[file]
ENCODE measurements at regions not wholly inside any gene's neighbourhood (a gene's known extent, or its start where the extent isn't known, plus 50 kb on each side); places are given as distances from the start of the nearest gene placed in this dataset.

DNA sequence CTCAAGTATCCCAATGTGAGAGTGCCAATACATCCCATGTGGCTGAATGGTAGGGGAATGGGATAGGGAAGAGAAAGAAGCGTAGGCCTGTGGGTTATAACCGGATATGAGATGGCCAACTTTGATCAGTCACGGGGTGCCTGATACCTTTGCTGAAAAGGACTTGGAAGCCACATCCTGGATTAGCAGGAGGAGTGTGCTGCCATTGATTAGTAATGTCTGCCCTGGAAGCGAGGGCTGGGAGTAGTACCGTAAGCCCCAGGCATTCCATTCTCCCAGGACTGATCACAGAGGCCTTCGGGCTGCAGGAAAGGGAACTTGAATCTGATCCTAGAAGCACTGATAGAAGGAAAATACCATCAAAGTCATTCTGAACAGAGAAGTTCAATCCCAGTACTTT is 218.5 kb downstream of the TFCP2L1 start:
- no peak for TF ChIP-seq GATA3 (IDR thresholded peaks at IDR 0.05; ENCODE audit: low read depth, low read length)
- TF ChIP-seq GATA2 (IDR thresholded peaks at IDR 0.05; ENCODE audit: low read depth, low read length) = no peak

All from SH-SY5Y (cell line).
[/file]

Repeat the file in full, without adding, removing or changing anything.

ENCODE measurements at regions not wholly inside any gene's neighbourhood (a gene's known extent, or its start where the extent isn't known, plus 50 kb on each side); places are given as distances from the start of the nearest gene placed in this dataset.

DNA sequence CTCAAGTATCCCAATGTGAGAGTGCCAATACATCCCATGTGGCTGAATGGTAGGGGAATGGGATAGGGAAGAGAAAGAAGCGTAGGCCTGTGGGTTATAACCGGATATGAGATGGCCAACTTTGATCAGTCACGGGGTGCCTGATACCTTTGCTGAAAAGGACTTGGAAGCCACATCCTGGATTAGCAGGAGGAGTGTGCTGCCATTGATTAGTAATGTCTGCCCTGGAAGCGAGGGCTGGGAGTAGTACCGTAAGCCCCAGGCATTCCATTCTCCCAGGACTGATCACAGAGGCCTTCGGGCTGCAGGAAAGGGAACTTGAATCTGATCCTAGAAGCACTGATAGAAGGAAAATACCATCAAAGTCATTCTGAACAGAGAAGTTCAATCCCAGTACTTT is 218.5 kb downstream of the TFCP2L1 start:
- no peak for TF ChIP-seq GATA3 (IDR thresholded peaks at IDR 0.05; ENCODE audit: low read depth, low read length)
- TF ChIP-seq GATA2 (IDR thresholded peaks at IDR 0.05; ENCODE audit: low read depth, low read length) = no peak

All from SH-SY5Y (cell line).